“Now is the winter of my discontent.”

Shakespeare, as usual, provides unbeatable phrasings for the deepest thoughts….

Discontentment really is a soul-winter. It robs you of joy; freezes over the warmth of soul and life that ought to throb and remind you of what’s worth living for.

I am thankful that Paul said, “I have LEARNED in whatsoever state I am in, in that to be content,” because I’m thinking this whole “contentment” deal is a tough thing to swallow sometimes.

Of course, anyone who resides in a comfortable air-conditioned (or heated) house in a safe suburban subdivision in the richest nation on the planet has not right to complain about anything. Ever. But it’s wound into my heart. The disease goes all the way to the core…

Ever since I’ve been a kid, I’ve felt a wanderlust that’s hard to suppress for long. Guess that’s no surprise for someone who spent the middle 14 years of my life (so far) expecting to live most of my days in a foreign country doing missions work.

Usually I can pacify my lust for new places and tasks with summer travel or the occasional overseas jaunt (and I’ve been unusually blessed in that department so far).  I don’t ever really lust for new people.  I’m happy to meet them when they come along, but my personality profile essentially contradicts what would be required for a good church planter. lol  Jack’s got all the “people-gene” in that department.

But I’ve rarely done the same thing for longer than a few years. Even my 9 years at the library were divided into 3 student worker years, 2 as a shelving/circ GA, and 4 as reference librarian — totally different departments, totally different to-do lists.

Teaching is a blessed profession as far as variety goes — no two classes are alike; no two days are the same. Your lesson plans are as far from “set in stone” as one can get without being just downright laughable. I doubt any experienced teacher truly follows a lesson plan. Well, I guess the science & math people kinda do. We humanities people fly by the seat of our pants every week. I have a destination in mind and a general flight plan. Zooming around the obstacles and taking advantage of the motivatational up-drafts makes teaching far more of an “art” than “science.”

Yet here I am, generally discontent.  Eight years is a long time in one place, methinks.

So. The winter of discontentment.
I look out the metaphoric window and see dead trees, piles of crackled leaves, bleak skies, and a cold front moving in. Colors dull themselves against a gray backdrop. The landscape seems all too familiar.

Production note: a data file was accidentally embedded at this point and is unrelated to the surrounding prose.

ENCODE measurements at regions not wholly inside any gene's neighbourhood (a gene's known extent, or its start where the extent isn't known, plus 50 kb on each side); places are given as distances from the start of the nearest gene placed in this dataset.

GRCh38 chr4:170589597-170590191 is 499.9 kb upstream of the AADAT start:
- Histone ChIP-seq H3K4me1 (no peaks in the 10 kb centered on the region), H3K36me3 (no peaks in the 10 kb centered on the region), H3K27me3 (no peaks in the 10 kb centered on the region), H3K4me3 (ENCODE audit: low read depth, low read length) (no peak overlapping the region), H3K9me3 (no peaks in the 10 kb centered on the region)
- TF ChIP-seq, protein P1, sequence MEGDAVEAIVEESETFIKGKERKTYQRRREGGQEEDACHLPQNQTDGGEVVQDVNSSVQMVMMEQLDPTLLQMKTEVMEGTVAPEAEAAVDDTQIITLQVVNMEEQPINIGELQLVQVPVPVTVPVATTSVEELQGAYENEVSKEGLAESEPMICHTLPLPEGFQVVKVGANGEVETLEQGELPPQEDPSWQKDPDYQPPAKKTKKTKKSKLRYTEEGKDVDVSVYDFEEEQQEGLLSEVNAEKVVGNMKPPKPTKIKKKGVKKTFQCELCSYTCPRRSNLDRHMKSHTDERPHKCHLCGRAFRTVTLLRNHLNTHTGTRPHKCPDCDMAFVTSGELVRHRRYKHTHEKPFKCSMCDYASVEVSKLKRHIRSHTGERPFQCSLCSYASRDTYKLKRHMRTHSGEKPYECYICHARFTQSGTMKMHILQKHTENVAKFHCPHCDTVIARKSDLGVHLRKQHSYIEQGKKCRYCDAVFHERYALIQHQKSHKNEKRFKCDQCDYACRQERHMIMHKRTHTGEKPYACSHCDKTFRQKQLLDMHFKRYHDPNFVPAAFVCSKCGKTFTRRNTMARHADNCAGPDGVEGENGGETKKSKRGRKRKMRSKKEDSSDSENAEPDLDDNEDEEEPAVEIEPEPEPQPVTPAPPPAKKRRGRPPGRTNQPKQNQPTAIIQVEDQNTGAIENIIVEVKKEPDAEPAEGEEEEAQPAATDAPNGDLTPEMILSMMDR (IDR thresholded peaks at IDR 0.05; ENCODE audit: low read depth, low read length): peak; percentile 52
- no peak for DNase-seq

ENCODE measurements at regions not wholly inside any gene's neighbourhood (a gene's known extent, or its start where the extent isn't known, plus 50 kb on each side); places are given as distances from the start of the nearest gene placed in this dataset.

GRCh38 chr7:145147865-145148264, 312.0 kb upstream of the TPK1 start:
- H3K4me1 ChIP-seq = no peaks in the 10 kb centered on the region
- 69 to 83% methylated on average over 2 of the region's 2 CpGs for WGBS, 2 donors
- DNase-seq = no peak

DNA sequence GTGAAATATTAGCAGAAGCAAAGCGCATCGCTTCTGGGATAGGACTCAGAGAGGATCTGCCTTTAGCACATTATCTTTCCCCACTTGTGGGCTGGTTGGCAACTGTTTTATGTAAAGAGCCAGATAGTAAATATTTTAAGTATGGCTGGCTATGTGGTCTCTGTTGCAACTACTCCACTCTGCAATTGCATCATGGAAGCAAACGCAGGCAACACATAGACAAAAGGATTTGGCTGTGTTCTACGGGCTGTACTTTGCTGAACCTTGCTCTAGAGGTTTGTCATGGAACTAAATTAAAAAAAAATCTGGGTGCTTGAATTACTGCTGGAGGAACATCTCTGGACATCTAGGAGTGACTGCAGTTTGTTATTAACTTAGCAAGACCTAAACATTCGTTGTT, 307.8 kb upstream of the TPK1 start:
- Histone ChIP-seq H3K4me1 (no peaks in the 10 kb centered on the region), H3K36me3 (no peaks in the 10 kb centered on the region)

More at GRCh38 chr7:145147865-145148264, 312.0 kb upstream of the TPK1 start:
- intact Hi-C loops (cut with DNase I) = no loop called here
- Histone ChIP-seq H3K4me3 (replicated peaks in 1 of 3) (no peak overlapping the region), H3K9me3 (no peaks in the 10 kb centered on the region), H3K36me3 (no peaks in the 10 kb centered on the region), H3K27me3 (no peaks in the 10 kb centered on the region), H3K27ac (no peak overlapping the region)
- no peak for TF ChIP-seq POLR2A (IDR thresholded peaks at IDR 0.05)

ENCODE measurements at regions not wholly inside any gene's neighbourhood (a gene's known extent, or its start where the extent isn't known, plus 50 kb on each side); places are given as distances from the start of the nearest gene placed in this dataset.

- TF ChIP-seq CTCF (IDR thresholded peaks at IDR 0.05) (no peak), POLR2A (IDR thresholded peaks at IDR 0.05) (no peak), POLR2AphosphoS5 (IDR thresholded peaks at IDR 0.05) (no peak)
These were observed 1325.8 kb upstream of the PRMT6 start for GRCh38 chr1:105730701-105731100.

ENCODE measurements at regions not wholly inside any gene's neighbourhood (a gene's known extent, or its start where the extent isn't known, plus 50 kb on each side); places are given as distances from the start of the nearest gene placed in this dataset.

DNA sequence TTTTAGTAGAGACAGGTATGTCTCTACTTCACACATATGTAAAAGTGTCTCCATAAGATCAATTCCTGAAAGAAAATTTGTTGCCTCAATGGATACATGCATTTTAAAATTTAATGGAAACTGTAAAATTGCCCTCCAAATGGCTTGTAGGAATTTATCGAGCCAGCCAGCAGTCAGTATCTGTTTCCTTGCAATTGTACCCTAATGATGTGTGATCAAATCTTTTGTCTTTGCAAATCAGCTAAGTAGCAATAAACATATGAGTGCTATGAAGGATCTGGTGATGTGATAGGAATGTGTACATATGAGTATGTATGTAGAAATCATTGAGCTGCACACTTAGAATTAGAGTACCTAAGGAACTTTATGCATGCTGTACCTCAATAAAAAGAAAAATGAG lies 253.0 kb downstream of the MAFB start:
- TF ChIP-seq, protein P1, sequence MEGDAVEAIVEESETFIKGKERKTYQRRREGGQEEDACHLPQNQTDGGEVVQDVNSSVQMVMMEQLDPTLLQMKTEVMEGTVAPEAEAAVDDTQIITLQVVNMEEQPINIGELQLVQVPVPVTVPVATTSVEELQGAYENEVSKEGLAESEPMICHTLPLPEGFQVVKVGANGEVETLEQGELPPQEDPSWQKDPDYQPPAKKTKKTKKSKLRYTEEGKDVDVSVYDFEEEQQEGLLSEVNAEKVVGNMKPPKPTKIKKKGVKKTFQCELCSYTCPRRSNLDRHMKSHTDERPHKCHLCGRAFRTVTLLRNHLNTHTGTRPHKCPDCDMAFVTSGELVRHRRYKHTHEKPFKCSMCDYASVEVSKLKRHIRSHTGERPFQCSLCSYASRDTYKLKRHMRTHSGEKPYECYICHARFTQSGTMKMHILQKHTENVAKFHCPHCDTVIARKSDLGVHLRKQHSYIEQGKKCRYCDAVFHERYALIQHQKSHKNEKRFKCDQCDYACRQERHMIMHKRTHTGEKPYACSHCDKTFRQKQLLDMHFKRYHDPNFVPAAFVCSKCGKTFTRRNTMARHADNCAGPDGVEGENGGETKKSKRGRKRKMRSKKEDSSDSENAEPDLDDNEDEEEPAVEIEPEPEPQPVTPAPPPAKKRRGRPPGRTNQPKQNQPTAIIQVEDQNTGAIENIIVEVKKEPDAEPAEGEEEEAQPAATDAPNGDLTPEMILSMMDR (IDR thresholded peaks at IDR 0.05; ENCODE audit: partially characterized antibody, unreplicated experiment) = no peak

Is it wrong to genuinely enjoy your job, yet want to leave it?

Is it a failure to lack any motivation to invest “in a new batch”?
[That question scares me . I’ve lived for so long with the deep pool of emotions stirred down to the very bottom, I don’t know how to handle this new state of surface-level concern. Frankly, it sucks. But that’s a whole ‘nother post, and not really worth posting.]

…thankful that God’s love is constant. His colors never change.

…It always costs something

“We may feel anger, as God does. 
We may feel hurt, as God does. 
We may feel disgust, as God does. 
Love not only allows these feelings; it requires them.” 

~Leslie Leyland Fields

… best statement of this aspect of love I’ve ever seen. Thanks, Camille, for finding this.

When you really start to try to love people, you quickly realize how incredible God must be as a Person, because we really don’t have any idea at all how much it COSTS to love someone who is imperfect.

Anything anyone has ever done to hurt me pales in comparison to what I have done to the Lord, or do to Him accidentally every day.

I get offended when people in whom I’ve invested repay me with malice, or betray my trust, or try to manipulate my emotions, or regard me as irrelevant until they “need” something…. but I do those things to God all the time.   I get frustrated easily and decide “loving people just isn’t worth it” … but God doesn’t give up on me.  I get tired of experiencing “grace always costs the giver” … does He?

So much still to learn.

A Life of “Becoming”

This life is not godliness, but growth in godliness;

not health, but healing;
not being, but becoming;
not rest, but exercise.
We are not now what we shall be, but we are on the way;
the process is not yet finished, but it has begun;
this is not the goal, but it is road;
at present all does not gleam and glitter, but everything is being purified.


Martin Luther
[A Defense and Explanation of All Articles (AE 32:24)]